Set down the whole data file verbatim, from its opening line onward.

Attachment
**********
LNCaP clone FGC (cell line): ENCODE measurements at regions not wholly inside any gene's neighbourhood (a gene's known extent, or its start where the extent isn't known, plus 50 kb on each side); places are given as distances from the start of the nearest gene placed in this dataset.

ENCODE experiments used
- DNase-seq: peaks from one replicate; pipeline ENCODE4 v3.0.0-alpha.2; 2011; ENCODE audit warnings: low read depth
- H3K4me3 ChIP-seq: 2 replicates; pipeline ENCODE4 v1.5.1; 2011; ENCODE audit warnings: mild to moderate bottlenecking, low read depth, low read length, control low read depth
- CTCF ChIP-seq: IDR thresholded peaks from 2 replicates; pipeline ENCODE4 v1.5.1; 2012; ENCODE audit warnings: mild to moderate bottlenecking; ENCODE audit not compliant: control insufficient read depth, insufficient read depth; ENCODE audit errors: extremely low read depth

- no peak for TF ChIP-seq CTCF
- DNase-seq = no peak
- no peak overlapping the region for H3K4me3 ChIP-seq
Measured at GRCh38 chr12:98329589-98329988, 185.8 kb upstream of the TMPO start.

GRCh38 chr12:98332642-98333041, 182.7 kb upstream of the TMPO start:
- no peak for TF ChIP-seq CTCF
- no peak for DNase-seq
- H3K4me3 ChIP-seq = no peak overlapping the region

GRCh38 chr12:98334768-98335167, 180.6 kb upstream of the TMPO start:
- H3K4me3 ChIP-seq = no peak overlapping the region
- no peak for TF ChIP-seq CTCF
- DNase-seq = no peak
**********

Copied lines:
LNCaP clone FGC (cell line): ENCODE measurements at regions not wholly inside any gene's neighbourhood (a gene's known extent, or its start where the extent isn't known, plus 50 kb on each side); places are given as distances from the start of the nearest gene placed in this dataset.

ENCODE experiments used
- DNase-seq: peaks from one replicate; pipeline ENCODE4 v3.0.0-alpha.2; 2011; ENCODE audit warnings: low read depth
- H3K4me3 ChIP-seq: 2 replicates; pipeline ENCODE4 v1.5.1; 2011; ENCODE audit warnings: mild to moderate bottlenecking, low read depth, low read length, control low read depth
- CTCF ChIP-seq: IDR thresholded peaks from 2 replicates; pipeline ENCODE4 v1.5.1; 2012; ENCODE audit warnings: mild to moderate bottlenecking; ENCODE audit not compliant: control insufficient read depth, insufficient read depth; ENCODE audit errors: extremely low read depth

- no peak for TF ChIP-seq CTCF
- DNase-seq = no peak
- no peak overlapping the region for H3K4me3 ChIP-seq
Measured at GRCh38 chr12:98329589-98329988, 185.8 kb upstream of the TMPO start.

GRCh38 chr12:98332642-98333041, 182.7 kb upstream of the TMPO start:
- no peak for TF ChIP-seq CTCF
- no peak for DNase-seq
- H3K4me3 ChIP-seq = no peak overlapping the region

GRCh38 chr12:98334768-98335167, 180.6 kb upstream of the TMPO start:
- H3K4me3 ChIP-seq = no peak overlapping the region
- no peak for TF ChIP-seq CTCF
- DNase-seq = no peak